100 years ago
Sept. 29, 1921 — Pumping plant contract let to Sweeney
Contract for the installation of a new city water pumping plant on the Deschutes River near Cline Falls was let Tuesday evening to Thomas Sweeney, president of the Inland Construction Co., of Portland. To provide money for the payment of Sweeney to install new pipe and make other repairs on the system, the council voted to sell a bond issue of $42,000 to Clark, Kendall Co. of Portland.
In addition to installation of the 50 horsepower pump, Sweeney’s contract calls for the replacement of the present pipe line between the river and the municipal reservoir at the top of Forked Horn Butte.
75 years ago
Oct. 3, 1946 — Roofless GIs focus gaze on six men
Eyes of roofless ex-GIs in Redmond are turning now to a six-man committee which has the job of selecting 24 of them from a list of over 70 applicants for renting apartments in the city’s 24-unit Federal Public Housing Administration housing project.
The apartments should be ready for occupancy in early November. There will be four three-bedroom apartments, eight two-bedroom apartments and 12 one-bedroom apartments. The site is on city property at the west city limits on the McKenzie Highway.
50 years ago
Oct. 6, 1971 — Gals crash all-male United Fund contest
“You’ve come a long way, baby,” is only a pre-game taunt for the progressive ladies of the Redmond Soroptimist Club, who last week picked up the United Fund ball, dropped by one men’s service club, with the promise to go that extra mile.
The gals, in their first encounter in the previously all-male game of Redmond United Fund inter-club competition, are promising to give men in the four other organizations (Rotary, Kiwanis, Jaycees, Toastmasters) a run for their money — United Fund donations, that is.
25 years ago
Oct. 2, 1996 — Police web site a hit locally and abroad
The Redmond Police Department’s homepage has gained quite a following. Since the Web site debuted July 10, more than 3,700 clicks have registered on the opening page’s counter.
In seven days in the first half of September, the homepage’s various sections received 1,668 hits, or visits. Over those same seven days, 114 new people clicked on some part of the homepage.
The media log is by far the most popular location in the homepage, getting more hits than any other part, and Thursdays have consistently been the busiest days.
The final programming bugs were worked out last week so the department can update the log without going to an outside programmer. The change means information will be updated in a more timely manner.
The stolen checks page, which inspired creation of the page in the first place, isn’t as busy, said Cpl. Bruce Ludwig. But some visitors do look at it. In about one month, the checks page had about 273 hits.
The stolen checks service is so new that businesses have not had concrete results.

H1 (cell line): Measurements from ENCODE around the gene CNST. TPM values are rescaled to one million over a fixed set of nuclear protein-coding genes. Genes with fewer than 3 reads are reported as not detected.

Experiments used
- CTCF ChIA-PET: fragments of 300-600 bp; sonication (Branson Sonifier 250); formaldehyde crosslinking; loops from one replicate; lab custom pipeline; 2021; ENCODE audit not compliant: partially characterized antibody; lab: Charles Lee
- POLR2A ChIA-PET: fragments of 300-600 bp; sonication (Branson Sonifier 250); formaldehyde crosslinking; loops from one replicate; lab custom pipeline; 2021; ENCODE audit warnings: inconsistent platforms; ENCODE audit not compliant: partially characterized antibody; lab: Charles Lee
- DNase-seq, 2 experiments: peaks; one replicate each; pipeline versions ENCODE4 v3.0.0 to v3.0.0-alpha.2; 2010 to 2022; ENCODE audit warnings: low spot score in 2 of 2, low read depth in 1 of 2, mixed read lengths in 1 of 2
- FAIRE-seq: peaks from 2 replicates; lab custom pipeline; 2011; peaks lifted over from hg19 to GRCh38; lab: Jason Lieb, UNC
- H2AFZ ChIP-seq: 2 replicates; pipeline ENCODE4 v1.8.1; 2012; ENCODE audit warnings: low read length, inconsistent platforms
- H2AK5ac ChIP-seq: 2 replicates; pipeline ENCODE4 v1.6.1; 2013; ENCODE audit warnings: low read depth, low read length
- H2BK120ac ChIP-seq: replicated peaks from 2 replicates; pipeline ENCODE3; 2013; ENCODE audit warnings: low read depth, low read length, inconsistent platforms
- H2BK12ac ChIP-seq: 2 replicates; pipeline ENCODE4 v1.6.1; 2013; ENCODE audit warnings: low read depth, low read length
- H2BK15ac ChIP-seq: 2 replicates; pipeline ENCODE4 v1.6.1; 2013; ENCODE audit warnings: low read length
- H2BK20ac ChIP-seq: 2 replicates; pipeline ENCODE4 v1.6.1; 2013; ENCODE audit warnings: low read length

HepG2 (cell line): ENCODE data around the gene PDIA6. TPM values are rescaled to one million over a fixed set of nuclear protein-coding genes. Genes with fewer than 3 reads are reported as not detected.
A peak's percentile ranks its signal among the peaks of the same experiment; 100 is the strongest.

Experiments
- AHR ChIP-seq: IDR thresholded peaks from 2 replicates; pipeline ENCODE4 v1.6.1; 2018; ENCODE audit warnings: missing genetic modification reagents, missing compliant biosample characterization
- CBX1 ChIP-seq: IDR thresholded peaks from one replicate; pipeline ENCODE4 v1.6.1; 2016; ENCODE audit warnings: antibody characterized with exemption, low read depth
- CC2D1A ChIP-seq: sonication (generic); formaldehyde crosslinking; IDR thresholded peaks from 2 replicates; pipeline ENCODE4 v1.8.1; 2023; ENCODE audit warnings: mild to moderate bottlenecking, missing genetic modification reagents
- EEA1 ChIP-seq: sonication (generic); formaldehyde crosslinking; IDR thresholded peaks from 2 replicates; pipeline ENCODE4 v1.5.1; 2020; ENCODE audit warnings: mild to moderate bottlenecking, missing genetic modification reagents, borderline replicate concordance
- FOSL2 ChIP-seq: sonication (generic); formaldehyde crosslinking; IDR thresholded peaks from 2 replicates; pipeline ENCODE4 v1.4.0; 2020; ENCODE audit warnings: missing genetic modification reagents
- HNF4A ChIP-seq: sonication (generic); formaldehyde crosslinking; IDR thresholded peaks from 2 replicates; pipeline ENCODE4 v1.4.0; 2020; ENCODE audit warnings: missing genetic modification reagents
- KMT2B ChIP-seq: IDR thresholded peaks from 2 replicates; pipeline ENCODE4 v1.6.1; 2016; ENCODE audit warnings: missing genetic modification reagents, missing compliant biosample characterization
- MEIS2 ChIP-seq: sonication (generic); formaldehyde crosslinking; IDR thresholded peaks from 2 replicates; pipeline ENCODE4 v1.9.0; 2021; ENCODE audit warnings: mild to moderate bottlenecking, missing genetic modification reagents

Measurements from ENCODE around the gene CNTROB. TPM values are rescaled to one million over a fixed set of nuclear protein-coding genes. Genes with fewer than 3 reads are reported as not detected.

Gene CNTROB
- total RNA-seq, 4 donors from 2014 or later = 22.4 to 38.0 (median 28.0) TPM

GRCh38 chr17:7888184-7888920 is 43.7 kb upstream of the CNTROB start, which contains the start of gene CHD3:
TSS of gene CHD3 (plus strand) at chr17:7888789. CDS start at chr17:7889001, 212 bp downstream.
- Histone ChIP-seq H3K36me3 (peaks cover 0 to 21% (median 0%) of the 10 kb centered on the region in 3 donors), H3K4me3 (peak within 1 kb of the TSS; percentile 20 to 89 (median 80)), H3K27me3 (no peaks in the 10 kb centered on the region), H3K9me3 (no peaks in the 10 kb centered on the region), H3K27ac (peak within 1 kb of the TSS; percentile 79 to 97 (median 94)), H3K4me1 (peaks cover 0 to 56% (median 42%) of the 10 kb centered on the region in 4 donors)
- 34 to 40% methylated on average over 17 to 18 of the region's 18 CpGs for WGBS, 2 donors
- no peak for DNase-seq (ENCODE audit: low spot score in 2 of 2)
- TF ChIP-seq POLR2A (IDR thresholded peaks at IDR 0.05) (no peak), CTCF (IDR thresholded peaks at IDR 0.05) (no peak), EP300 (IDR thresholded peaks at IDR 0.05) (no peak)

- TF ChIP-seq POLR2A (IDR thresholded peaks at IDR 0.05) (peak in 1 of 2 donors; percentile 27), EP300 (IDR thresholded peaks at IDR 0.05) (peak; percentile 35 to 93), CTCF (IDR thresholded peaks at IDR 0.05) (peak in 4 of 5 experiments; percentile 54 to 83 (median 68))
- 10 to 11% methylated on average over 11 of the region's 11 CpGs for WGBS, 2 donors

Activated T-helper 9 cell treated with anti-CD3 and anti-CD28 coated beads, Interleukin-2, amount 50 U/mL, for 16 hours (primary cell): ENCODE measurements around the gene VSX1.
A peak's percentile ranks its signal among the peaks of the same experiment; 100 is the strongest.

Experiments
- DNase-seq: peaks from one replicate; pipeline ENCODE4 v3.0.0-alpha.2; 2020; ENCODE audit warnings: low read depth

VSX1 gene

“We don’t know if its use has lead to arrests or prevented any check fraud,” Ludwig said. “Merchants haven’t said.”
He encourages businesses to take advantage of the stolen checks list to stop forgeries of stolen checks. The names and account numbers of stolen checks are entered soon after they’re reported stolen.
One business that has gone on-line to take advantage of the stolen checks information is Erickson’s Sentry.
“We’re just getting started,” said Larry Pankey, manager of Erickson’s.
The store prints out a list of stolen checks once a week, comparing it to the previous week’s report and adding new names to the list provided for checkers.
“It will be a great tool,” Pankey said. “With the amount of stolen checks out there, if it saves us one $300 check it (the internet access) will pay for itself.”
The department has received e-mail from a number of people thanking it for the page, Ludwig said. There have also been requests to ad a dictionary of police jargon and abbreviations to the Frequently Asked Questions section — something that’s on Ludwig’s to-do list.
And while most visitors to the site are local, a few are taking a peek from as far away as Germany, Canada, Japan, Brazil, Finland and Israel.
The Israel National Police sent e-mail inquiring if Redmond police use bicycles; they were thinking of starting bike patrols.
The department also heart form a man who wanted information on community watch programs because hew as new to town and wanted to get involved, Ludwig said. It turned out he worked at Microsoft, in Washington state, and had the wrong Redmond. He was directed to the right department.
Now that the department can update its own daily log, work will begin on expanding the number of pages — missing persons, most wanted and crimestoppers, Ludwig said.